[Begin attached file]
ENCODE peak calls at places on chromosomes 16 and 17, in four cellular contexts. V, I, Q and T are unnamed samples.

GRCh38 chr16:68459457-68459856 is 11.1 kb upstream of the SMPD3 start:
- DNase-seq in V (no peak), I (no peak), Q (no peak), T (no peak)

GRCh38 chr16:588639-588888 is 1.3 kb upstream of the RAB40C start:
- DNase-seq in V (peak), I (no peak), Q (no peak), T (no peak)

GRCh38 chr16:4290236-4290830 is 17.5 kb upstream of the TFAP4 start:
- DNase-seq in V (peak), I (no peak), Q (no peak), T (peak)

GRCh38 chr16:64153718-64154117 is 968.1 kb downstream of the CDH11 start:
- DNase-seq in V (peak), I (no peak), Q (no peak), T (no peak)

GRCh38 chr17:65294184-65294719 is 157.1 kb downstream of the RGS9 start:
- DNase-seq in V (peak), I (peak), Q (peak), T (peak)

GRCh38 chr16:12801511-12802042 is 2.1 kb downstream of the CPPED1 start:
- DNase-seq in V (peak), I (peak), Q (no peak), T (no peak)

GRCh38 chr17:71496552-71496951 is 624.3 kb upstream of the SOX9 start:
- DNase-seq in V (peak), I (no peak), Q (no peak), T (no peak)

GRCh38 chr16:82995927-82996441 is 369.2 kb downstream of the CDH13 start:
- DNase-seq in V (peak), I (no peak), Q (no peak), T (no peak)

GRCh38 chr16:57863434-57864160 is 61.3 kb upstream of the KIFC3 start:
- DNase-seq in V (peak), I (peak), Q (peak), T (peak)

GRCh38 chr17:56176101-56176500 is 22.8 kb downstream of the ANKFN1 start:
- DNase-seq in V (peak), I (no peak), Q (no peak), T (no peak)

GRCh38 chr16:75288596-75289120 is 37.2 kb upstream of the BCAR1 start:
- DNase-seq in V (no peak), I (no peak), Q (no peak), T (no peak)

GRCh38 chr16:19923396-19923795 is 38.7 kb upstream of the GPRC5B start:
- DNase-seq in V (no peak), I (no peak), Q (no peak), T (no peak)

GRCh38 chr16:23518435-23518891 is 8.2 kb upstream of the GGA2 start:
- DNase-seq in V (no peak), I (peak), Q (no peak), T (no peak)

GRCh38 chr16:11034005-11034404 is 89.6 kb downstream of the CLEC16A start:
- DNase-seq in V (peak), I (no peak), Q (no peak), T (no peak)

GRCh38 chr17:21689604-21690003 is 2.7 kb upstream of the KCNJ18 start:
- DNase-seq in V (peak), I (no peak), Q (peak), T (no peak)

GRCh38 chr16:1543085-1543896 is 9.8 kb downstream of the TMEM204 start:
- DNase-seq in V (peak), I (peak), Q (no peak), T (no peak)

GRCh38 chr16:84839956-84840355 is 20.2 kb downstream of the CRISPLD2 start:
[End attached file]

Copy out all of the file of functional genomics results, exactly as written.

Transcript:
ENCODE peak calls at places on chromosomes 16 and 17, in four cellular contexts. V, I, Q and T are unnamed samples.

GRCh38 chr16:68459457-68459856 is 11.1 kb upstream of the SMPD3 start:
- DNase-seq in V (no peak), I (no peak), Q (no peak), T (no peak)

GRCh38 chr16:588639-588888 is 1.3 kb upstream of the RAB40C start:
- DNase-seq in V (peak), I (no peak), Q (no peak), T (no peak)

GRCh38 chr16:4290236-4290830 is 17.5 kb upstream of the TFAP4 start:
- DNase-seq in V (peak), I (no peak), Q (no peak), T (peak)

GRCh38 chr16:64153718-64154117 is 968.1 kb downstream of the CDH11 start:
- DNase-seq in V (peak), I (no peak), Q (no peak), T (no peak)

GRCh38 chr17:65294184-65294719 is 157.1 kb downstream of the RGS9 start:
- DNase-seq in V (peak), I (peak), Q (peak), T (peak)

GRCh38 chr16:12801511-12802042 is 2.1 kb downstream of the CPPED1 start:
- DNase-seq in V (peak), I (peak), Q (no peak), T (no peak)

GRCh38 chr17:71496552-71496951 is 624.3 kb upstream of the SOX9 start:
- DNase-seq in V (peak), I (no peak), Q (no peak), T (no peak)

GRCh38 chr16:82995927-82996441 is 369.2 kb downstream of the CDH13 start:
- DNase-seq in V (peak), I (no peak), Q (no peak), T (no peak)

GRCh38 chr16:57863434-57864160 is 61.3 kb upstream of the KIFC3 start:
- DNase-seq in V (peak), I (peak), Q (peak), T (peak)

GRCh38 chr17:56176101-56176500 is 22.8 kb downstream of the ANKFN1 start:
- DNase-seq in V (peak), I (no peak), Q (no peak), T (no peak)

GRCh38 chr16:75288596-75289120 is 37.2 kb upstream of the BCAR1 start:
- DNase-seq in V (no peak), I (no peak), Q (no peak), T (no peak)

GRCh38 chr16:19923396-19923795 is 38.7 kb upstream of the GPRC5B start:
- DNase-seq in V (no peak), I (no peak), Q (no peak), T (no peak)

GRCh38 chr16:23518435-23518891 is 8.2 kb upstream of the GGA2 start:
- DNase-seq in V (no peak), I (peak), Q (no peak), T (no peak)

GRCh38 chr16:11034005-11034404 is 89.6 kb downstream of the CLEC16A start:
- DNase-seq in V (peak), I (no peak), Q (no peak), T (no peak)

GRCh38 chr17:21689604-21690003 is 2.7 kb upstream of the KCNJ18 start:
- DNase-seq in V (peak), I (no peak), Q (peak), T (no peak)

GRCh38 chr16:1543085-1543896 is 9.8 kb downstream of the TMEM204 start:
- DNase-seq in V (peak), I (peak), Q (no peak), T (no peak)

GRCh38 chr16:84839956-84840355 is 20.2 kb downstream of the CRISPLD2 start: